Traverse City News and Events

Trouble At Traverse Bay Children's Advocacy Center?

By Craig Manning | May 20, 2023

Controversy erupted around the Traverse Bay Children’s Advocacy Center (TBCAC) Friday afternoon, pitting the leadership of the organization against Grand Traverse County Prosecuting Attorney (and former TBCAC board member) Noelle Moeggenberg. The spat occurs the same week four board members – Moeggenberg included – resigned over complaints about organizational leadership, transparency, growth, and treatment of employees. The exodus could spell trouble for the future of the TBCAC, an organization established in 2010 with the mission of helping to end child abuse in northern Michigan.

Just after 2pm on Friday, TBCAC CEO Lisa Migazzi sent an email to the TBCAC newsletter list, titled “Statement to the Grand Traverse Community.” The message concerned the decisions of four members of the TBCAC Board of Directors to resign, with particular attention paid to Moeggenberg’s exit.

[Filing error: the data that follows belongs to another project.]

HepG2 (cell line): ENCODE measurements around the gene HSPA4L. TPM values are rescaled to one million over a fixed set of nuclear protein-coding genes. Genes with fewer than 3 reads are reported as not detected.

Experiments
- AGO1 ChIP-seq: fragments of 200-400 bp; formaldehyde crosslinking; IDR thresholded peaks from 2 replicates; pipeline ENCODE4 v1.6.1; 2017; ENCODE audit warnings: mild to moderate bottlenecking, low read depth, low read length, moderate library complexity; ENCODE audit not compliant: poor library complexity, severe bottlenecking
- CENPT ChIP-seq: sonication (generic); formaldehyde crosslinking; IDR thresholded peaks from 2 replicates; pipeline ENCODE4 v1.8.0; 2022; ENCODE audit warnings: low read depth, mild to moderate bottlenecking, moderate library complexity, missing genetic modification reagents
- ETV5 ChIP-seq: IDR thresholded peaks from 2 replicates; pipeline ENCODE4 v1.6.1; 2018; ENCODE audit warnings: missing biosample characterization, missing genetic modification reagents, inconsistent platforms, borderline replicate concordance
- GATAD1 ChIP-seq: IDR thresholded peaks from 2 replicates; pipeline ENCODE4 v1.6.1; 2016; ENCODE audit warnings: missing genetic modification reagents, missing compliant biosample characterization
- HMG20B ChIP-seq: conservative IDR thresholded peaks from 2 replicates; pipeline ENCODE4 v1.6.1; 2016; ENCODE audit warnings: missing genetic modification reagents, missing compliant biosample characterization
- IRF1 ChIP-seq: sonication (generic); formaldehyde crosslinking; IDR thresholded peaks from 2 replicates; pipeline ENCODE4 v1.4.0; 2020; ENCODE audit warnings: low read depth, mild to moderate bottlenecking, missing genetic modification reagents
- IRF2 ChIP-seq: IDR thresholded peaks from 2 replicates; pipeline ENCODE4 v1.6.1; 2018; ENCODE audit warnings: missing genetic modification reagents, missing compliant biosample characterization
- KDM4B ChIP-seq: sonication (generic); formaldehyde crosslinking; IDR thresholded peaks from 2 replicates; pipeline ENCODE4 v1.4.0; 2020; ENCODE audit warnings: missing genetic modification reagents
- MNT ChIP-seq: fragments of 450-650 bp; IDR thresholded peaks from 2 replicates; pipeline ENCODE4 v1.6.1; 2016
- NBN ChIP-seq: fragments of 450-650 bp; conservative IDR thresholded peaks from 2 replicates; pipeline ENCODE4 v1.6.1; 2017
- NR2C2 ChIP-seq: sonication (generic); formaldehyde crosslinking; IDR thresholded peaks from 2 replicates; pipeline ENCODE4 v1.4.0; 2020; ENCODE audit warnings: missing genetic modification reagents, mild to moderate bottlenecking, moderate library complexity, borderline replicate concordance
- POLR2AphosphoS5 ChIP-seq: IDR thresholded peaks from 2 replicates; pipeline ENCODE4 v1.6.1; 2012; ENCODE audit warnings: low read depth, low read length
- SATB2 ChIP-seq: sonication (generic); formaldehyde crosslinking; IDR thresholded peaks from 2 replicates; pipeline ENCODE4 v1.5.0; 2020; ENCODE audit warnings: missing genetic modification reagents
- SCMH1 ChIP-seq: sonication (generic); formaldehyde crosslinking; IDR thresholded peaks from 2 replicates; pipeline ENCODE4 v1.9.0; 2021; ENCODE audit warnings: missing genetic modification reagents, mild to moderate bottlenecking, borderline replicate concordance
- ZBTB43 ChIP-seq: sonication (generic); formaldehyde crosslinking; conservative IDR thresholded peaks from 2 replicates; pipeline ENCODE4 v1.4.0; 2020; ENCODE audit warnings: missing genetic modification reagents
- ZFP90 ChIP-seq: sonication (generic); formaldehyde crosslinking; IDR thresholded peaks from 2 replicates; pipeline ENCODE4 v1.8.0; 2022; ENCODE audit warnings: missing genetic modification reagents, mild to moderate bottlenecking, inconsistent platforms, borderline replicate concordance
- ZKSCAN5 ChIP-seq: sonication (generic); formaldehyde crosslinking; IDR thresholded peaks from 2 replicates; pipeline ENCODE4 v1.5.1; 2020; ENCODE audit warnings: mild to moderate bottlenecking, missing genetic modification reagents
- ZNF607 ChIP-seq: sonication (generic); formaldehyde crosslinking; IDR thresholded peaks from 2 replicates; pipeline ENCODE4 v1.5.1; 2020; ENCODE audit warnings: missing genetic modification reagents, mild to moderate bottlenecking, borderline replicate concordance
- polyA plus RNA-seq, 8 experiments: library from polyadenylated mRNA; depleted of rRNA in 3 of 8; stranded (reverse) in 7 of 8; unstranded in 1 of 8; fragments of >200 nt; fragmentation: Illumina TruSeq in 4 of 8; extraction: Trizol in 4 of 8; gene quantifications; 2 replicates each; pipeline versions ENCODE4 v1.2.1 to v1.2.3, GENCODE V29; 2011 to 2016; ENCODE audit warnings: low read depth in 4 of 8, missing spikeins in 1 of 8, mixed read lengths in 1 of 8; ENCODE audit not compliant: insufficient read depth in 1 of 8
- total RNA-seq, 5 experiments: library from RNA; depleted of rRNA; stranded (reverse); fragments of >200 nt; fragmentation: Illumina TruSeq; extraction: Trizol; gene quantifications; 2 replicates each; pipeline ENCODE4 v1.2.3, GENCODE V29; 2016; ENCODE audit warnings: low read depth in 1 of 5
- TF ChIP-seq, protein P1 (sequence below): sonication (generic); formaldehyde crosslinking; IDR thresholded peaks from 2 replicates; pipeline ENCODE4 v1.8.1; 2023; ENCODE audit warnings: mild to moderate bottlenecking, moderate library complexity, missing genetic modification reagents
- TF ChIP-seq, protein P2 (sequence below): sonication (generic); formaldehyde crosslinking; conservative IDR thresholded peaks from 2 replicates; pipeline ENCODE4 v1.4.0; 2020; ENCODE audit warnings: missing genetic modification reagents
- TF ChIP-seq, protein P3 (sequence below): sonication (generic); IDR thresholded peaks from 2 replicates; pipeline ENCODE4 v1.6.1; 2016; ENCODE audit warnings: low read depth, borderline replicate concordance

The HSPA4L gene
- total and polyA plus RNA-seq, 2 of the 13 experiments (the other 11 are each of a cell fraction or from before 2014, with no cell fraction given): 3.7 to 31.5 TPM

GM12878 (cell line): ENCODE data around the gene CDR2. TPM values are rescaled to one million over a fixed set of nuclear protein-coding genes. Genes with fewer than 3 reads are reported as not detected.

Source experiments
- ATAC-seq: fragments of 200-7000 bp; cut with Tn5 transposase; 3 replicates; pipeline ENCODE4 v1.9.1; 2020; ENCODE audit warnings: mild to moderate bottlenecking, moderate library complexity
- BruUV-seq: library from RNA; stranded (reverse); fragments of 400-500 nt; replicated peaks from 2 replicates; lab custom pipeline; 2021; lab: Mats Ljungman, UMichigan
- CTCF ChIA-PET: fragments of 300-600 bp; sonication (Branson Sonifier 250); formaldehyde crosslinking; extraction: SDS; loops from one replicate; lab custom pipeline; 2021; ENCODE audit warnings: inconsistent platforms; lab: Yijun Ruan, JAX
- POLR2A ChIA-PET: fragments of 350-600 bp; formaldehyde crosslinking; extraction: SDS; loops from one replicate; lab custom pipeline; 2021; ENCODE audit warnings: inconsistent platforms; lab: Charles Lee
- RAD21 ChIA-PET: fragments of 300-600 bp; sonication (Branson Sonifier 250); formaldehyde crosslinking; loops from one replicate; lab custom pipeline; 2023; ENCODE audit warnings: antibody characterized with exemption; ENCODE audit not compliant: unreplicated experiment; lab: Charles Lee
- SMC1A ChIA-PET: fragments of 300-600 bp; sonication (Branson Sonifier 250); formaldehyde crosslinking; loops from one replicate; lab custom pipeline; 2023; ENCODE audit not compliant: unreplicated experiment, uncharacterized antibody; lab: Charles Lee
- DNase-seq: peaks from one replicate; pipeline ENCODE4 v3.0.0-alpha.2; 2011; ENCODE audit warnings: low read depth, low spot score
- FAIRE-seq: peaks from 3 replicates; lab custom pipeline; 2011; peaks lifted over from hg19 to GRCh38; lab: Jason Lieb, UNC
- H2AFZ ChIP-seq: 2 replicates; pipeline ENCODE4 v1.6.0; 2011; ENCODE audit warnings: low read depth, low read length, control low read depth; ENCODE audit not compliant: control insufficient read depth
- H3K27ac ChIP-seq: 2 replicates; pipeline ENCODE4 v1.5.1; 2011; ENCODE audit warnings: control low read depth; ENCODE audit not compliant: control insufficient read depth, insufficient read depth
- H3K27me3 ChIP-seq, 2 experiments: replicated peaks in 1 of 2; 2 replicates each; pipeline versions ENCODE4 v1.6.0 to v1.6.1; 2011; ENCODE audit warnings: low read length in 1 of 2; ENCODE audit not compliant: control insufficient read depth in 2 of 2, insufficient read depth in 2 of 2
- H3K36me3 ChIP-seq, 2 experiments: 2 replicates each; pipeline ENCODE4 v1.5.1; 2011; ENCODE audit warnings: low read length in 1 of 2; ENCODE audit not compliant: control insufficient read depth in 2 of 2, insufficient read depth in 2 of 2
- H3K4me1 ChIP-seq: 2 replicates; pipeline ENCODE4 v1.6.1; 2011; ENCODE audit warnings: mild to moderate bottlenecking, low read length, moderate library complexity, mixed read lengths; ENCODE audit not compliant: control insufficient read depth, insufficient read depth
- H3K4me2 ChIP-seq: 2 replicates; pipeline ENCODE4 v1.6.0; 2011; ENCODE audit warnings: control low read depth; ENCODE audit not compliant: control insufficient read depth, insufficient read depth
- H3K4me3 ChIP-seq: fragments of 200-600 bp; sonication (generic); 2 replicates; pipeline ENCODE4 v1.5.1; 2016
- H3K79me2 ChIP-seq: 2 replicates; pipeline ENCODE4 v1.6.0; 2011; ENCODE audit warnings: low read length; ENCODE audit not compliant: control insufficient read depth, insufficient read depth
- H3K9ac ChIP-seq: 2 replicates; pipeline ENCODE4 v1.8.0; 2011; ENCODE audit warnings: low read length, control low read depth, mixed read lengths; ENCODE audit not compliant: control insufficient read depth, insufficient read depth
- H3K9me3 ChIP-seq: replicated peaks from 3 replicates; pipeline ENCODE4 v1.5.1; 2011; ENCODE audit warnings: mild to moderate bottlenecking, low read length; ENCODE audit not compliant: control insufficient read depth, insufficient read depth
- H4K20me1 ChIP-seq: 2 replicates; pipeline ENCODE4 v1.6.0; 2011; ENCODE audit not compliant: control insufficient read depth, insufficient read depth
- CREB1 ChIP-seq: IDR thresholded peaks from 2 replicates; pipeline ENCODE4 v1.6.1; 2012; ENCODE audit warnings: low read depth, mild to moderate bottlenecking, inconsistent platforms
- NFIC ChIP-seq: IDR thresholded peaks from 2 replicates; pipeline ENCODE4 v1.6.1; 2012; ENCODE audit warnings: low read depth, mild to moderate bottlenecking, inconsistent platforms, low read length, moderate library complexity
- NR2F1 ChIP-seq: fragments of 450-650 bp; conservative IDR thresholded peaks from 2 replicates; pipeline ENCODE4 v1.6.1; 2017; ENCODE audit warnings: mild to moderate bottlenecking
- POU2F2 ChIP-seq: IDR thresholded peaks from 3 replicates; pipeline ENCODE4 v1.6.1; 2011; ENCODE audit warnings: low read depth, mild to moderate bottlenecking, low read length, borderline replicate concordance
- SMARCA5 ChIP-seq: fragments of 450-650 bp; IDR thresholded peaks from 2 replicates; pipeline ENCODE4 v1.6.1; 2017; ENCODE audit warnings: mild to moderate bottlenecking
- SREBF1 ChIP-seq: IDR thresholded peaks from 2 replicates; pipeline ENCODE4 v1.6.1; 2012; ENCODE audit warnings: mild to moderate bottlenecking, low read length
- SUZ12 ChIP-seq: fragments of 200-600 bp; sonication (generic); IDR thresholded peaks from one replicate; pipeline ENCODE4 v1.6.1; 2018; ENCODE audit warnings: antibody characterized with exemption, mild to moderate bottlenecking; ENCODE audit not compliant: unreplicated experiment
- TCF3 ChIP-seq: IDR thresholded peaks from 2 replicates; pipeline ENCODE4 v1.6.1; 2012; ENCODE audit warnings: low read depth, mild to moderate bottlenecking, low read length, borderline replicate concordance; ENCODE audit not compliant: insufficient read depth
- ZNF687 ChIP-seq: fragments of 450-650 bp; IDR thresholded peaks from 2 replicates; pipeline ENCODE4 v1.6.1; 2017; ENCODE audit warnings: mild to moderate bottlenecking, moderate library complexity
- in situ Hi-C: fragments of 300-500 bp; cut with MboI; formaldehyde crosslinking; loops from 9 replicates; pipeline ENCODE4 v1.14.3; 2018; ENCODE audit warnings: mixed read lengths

Moeggenberg, along with county prosecutors from the five other counties TBCAC serves (including Antrim, Benzie, Kalkaska, Leelanau, and Wexford) sits on the “multi-disciplinary team,” which, per the TBCAC statement, “collaborates in the investigation of alleged child abuse cases, working together throughout the life of these cases to best support the needs of child victims and their families.”

“[F]ollowing her resignation, Ms. Moeggenberg notified TBCAC of her decision to immediately rescind the Grand Traverse County Prosecuting Attorney’s Office agreement to collaborate with us,” the TBCAC statement reads. “We understand she has been actively sharing her opinions with other partners which could be detrimental to the organization if partners withdraw.”

“We do not yet know how the Prosecutor’s actions will impact our ability to help children in Grand Traverse County,” the TBCAC statement continues. “These actions concern our Board, as they may result in denying hundreds of children in Grand Traverse County access to trauma-informed, professionally trained child forensic interviews in collaboration with other partners in the safe, child-centered environment of our Center.”